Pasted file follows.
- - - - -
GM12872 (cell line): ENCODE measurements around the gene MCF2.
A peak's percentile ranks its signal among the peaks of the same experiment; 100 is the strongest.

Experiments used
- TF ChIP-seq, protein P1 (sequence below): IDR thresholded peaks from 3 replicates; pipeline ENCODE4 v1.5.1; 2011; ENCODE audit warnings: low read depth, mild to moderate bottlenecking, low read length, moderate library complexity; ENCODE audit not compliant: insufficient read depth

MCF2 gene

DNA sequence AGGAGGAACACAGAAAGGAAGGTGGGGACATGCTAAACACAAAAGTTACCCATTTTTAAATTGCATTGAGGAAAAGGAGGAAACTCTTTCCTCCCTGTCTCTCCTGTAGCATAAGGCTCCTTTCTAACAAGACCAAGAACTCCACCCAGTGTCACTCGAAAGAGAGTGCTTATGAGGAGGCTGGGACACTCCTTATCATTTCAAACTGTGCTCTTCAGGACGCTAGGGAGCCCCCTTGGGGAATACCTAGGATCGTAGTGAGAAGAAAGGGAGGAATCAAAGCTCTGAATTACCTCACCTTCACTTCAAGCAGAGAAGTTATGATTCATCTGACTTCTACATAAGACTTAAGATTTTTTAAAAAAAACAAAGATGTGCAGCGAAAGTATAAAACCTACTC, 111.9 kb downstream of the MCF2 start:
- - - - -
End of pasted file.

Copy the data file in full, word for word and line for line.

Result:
GM12872 (cell line): ENCODE measurements around the gene MCF2.
A peak's percentile ranks its signal among the peaks of the same experiment; 100 is the strongest.

Experiments used
- TF ChIP-seq, protein P1 (sequence below): IDR thresholded peaks from 3 replicates; pipeline ENCODE4 v1.5.1; 2011; ENCODE audit warnings: low read depth, mild to moderate bottlenecking, low read length, moderate library complexity; ENCODE audit not compliant: insufficient read depth

MCF2 gene

DNA sequence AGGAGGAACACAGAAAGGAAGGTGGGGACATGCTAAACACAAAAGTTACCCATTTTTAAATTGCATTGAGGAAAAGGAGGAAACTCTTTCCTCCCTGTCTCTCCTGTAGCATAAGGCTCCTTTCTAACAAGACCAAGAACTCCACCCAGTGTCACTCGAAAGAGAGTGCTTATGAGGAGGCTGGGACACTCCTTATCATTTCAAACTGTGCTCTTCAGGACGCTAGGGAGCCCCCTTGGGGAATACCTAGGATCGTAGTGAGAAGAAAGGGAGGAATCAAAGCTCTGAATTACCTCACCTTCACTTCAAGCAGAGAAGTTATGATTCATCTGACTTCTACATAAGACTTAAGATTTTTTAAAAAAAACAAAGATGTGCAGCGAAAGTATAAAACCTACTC, 111.9 kb downstream of the MCF2 start: